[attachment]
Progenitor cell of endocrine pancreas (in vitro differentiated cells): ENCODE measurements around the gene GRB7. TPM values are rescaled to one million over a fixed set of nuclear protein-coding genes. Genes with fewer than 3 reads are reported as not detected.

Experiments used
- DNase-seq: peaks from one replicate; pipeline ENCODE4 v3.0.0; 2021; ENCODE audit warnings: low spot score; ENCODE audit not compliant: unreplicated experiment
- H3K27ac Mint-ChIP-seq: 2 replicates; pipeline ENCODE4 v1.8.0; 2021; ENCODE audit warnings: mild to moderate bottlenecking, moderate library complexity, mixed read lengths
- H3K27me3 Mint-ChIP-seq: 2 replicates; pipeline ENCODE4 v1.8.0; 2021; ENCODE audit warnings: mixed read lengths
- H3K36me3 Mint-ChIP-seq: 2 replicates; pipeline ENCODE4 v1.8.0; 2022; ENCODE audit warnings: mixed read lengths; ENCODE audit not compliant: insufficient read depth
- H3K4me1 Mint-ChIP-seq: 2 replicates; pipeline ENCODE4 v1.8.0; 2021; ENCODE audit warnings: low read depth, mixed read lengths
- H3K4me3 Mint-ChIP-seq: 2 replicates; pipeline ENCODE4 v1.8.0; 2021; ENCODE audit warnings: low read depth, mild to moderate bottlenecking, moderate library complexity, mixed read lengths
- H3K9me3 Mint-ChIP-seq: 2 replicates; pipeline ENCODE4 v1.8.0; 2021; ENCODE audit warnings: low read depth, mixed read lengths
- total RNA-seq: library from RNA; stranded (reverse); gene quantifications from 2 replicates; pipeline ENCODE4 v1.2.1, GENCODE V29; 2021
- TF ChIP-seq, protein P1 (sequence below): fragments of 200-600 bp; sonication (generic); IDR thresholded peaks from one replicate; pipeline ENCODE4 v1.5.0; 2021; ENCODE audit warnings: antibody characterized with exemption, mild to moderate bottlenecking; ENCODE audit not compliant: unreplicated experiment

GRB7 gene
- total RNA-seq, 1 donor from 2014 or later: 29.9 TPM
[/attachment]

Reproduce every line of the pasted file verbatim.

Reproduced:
Progenitor cell of endocrine pancreas (in vitro differentiated cells): ENCODE measurements around the gene GRB7. TPM values are rescaled to one million over a fixed set of nuclear protein-coding genes. Genes with fewer than 3 reads are reported as not detected.

Experiments used
- DNase-seq: peaks from one replicate; pipeline ENCODE4 v3.0.0; 2021; ENCODE audit warnings: low spot score; ENCODE audit not compliant: unreplicated experiment
- H3K27ac Mint-ChIP-seq: 2 replicates; pipeline ENCODE4 v1.8.0; 2021; ENCODE audit warnings: mild to moderate bottlenecking, moderate library complexity, mixed read lengths
- H3K27me3 Mint-ChIP-seq: 2 replicates; pipeline ENCODE4 v1.8.0; 2021; ENCODE audit warnings: mixed read lengths
- H3K36me3 Mint-ChIP-seq: 2 replicates; pipeline ENCODE4 v1.8.0; 2022; ENCODE audit warnings: mixed read lengths; ENCODE audit not compliant: insufficient read depth
- H3K4me1 Mint-ChIP-seq: 2 replicates; pipeline ENCODE4 v1.8.0; 2021; ENCODE audit warnings: low read depth, mixed read lengths
- H3K4me3 Mint-ChIP-seq: 2 replicates; pipeline ENCODE4 v1.8.0; 2021; ENCODE audit warnings: low read depth, mild to moderate bottlenecking, moderate library complexity, mixed read lengths
- H3K9me3 Mint-ChIP-seq: 2 replicates; pipeline ENCODE4 v1.8.0; 2021; ENCODE audit warnings: low read depth, mixed read lengths
- total RNA-seq: library from RNA; stranded (reverse); gene quantifications from 2 replicates; pipeline ENCODE4 v1.2.1, GENCODE V29; 2021
- TF ChIP-seq, protein P1 (sequence below): fragments of 200-600 bp; sonication (generic); IDR thresholded peaks from one replicate; pipeline ENCODE4 v1.5.0; 2021; ENCODE audit warnings: antibody characterized with exemption, mild to moderate bottlenecking; ENCODE audit not compliant: unreplicated experiment

GRB7 gene
- total RNA-seq, 1 donor from 2014 or later: 29.9 TPM